And so the other gods were stirred to pity on seeing Hecuba compelled to bark; but one, Aurora, was too taken up with her own sorrow. Even to this day, the goddess still sheds tears for her dear son: the dew she scatters on the world at dawn. (13.620-622)
In this passage, Ovid explains the origin of dew as the tears shed by Aurora, the goddess of the Dawn. Aurora is in mourning because her son, Memnon, was killed in the Trojan War.
Aeneas sailed along Inarime and Prochyte, and rocky Pythecusae, the barren island that derives its name from its inhabitants, a pack of knaves: […] for the Cecropes were changed to pithekoi, the Greek for "monkeys." Jove gave them shorter limbs; and as old age will furrow faces, so he furrowed theirs; and having clothed their forms with yellow hair, he sent them off to dwell on that bare isle. But first he stripped them of the power of words, for perjury was all their tongues had served; the only thing he left them free to utter were harsh and hoarse complaints – their scrannel chatter. (14.89-100)
Now, if you were an inhabitant of Pythecusae – also spelled Pithecusae – you would probably be pretty offended at this remark of Ovid's. (This is a real place, by the way – an island in the Bay of Naples.) But then again, think of how modern humans first felt when Charles Darwin came along and said that we all were descended from monkeys, a metamorphosis that Ovid would have loved? Ever heard of an early hominid called "Australopithecus"? (The most famous is the so-called "Lucy"; you can read more about her here). Anyway, the "pithecus" in "Australopithecus" comes from the same Greek word that Ovid is playing off here.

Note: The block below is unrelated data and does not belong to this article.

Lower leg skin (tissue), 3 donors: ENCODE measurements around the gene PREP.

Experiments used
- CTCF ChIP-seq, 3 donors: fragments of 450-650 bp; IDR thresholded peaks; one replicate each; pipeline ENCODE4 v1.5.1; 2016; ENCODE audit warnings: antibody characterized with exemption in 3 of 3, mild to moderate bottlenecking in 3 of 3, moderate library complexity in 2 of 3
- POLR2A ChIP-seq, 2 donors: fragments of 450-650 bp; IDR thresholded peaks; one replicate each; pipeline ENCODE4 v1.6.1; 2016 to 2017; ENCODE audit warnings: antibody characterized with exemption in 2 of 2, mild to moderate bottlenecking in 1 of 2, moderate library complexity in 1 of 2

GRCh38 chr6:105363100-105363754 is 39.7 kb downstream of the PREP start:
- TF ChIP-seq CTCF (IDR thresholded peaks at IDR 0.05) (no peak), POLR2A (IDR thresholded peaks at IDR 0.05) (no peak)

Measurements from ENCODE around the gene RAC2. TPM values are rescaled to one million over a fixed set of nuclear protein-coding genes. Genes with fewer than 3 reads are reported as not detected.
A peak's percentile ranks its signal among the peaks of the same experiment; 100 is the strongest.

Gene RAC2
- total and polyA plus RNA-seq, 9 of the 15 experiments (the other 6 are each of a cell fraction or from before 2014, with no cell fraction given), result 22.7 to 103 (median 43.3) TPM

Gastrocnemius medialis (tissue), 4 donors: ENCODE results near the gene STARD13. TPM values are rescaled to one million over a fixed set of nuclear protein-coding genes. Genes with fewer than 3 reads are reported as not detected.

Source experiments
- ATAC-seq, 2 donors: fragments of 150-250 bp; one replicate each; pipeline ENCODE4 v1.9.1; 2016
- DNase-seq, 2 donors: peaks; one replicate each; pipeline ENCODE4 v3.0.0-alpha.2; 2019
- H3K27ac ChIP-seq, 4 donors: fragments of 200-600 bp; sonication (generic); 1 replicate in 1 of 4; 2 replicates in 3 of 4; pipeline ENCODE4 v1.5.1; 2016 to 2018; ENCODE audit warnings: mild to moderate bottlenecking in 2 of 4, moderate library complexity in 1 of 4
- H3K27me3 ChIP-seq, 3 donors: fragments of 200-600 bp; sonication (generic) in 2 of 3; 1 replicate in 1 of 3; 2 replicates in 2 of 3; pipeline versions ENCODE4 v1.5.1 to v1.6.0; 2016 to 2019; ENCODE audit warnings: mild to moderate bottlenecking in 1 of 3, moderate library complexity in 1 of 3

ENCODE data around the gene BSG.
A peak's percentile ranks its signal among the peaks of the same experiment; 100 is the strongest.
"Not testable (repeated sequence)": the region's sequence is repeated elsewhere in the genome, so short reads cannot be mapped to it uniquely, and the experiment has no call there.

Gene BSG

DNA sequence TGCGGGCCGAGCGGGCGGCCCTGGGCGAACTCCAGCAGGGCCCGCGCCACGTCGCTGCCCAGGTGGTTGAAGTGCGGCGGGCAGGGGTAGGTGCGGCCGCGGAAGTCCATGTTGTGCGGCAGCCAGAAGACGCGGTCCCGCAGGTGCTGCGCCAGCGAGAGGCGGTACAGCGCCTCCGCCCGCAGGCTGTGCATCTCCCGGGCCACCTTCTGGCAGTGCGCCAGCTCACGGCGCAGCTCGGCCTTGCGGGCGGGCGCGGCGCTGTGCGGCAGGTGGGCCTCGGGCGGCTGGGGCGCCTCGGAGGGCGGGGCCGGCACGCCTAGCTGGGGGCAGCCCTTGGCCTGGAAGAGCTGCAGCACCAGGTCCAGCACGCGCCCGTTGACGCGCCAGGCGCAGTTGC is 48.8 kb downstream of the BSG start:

(Pythagoras:) "We see that eras change: for here some nations gain and grow in strength, there others lose the day. So, Troy had might and men and wealth: she could afford for ten long years to shed her blood; now, razed, all she can show are ancient ruins – her only riches are ancestral tombs. Sparta was famed, and great Mycenae claimed much might; so did Amphion's citadel and Cecrops', too. The land of Sparta now is worthless; proud Mycenae is laid low; what has the Thebes of Oedipus to show except for her own name? And what is left to Cecrops' Athens other than her fame? And now the rumor runs that Rome, the town that sons of Dardanus had founded, grows; along the Tiber's banks – the stream that flows down from the Apennines – that city lays the base of a great state. (15.420-433)
This survey of past human societies shows how the great have fallen. At the time when Pythagoras is speaking, Rome is still the new kid on the block. Do you think that Ovid thinks history will be different for Rome, or is he here dropping the hint that it, too, will both rise and fall?